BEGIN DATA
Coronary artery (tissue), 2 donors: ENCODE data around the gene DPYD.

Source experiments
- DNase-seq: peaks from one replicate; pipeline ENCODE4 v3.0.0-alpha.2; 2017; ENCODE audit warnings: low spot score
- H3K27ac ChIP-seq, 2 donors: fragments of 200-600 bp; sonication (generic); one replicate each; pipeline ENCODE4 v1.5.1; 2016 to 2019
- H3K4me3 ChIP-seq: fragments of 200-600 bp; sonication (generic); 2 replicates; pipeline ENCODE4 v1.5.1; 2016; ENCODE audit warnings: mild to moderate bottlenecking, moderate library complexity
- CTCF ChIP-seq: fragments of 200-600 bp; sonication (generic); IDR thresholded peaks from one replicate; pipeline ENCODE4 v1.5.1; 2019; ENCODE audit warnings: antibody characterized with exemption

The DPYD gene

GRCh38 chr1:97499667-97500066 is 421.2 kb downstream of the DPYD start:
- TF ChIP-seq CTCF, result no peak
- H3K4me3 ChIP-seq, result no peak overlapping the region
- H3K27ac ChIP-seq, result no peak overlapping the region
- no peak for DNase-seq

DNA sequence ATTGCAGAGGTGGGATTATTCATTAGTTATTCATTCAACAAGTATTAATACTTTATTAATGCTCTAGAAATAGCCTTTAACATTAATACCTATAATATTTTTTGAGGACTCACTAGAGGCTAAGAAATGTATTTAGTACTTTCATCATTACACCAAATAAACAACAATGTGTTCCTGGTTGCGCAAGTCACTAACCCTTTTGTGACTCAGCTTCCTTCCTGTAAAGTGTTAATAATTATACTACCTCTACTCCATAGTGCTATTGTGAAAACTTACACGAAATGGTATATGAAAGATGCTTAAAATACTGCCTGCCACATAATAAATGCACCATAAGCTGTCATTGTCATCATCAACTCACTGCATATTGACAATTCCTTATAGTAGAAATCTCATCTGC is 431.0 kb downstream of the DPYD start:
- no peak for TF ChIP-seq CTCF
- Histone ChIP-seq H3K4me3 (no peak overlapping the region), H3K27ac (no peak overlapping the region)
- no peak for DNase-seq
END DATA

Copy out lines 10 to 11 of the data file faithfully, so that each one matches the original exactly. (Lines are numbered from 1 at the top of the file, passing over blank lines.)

- H3K4me3 ChIP-seq, result no peak overlapping the region
- H3K27ac ChIP-seq, result no peak overlapping the region